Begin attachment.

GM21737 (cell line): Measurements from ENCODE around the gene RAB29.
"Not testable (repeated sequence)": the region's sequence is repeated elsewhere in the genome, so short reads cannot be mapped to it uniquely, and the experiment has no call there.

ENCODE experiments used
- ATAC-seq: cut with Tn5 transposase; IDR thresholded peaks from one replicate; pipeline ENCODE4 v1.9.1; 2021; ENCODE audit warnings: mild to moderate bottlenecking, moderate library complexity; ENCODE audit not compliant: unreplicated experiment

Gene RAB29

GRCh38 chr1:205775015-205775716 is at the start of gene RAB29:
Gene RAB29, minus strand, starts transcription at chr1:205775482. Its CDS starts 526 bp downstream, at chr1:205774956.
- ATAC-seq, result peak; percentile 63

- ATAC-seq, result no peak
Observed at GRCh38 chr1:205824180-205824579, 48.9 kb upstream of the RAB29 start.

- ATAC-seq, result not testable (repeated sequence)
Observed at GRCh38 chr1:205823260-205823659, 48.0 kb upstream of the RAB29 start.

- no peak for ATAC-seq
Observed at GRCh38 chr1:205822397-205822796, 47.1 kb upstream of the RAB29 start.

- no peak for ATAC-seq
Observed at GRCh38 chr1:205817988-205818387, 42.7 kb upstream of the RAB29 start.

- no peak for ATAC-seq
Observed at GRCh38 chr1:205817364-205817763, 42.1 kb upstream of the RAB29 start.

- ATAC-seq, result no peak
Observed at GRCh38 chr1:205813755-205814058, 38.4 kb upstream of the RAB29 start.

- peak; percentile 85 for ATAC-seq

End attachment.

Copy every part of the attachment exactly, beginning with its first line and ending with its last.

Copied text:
GM21737 (cell line): Measurements from ENCODE around the gene RAB29.
"Not testable (repeated sequence)": the region's sequence is repeated elsewhere in the genome, so short reads cannot be mapped to it uniquely, and the experiment has no call there.

ENCODE experiments used
- ATAC-seq: cut with Tn5 transposase; IDR thresholded peaks from one replicate; pipeline ENCODE4 v1.9.1; 2021; ENCODE audit warnings: mild to moderate bottlenecking, moderate library complexity; ENCODE audit not compliant: unreplicated experiment

Gene RAB29

GRCh38 chr1:205775015-205775716 is at the start of gene RAB29:
Gene RAB29, minus strand, starts transcription at chr1:205775482. Its CDS starts 526 bp downstream, at chr1:205774956.
- ATAC-seq, result peak; percentile 63

- ATAC-seq, result no peak
Observed at GRCh38 chr1:205824180-205824579, 48.9 kb upstream of the RAB29 start.

- ATAC-seq, result not testable (repeated sequence)
Observed at GRCh38 chr1:205823260-205823659, 48.0 kb upstream of the RAB29 start.

- no peak for ATAC-seq
Observed at GRCh38 chr1:205822397-205822796, 47.1 kb upstream of the RAB29 start.

- no peak for ATAC-seq
Observed at GRCh38 chr1:205817988-205818387, 42.7 kb upstream of the RAB29 start.

- no peak for ATAC-seq
Observed at GRCh38 chr1:205817364-205817763, 42.1 kb upstream of the RAB29 start.

- ATAC-seq, result no peak
Observed at GRCh38 chr1:205813755-205814058, 38.4 kb upstream of the RAB29 start.

- peak; percentile 85 for ATAC-seq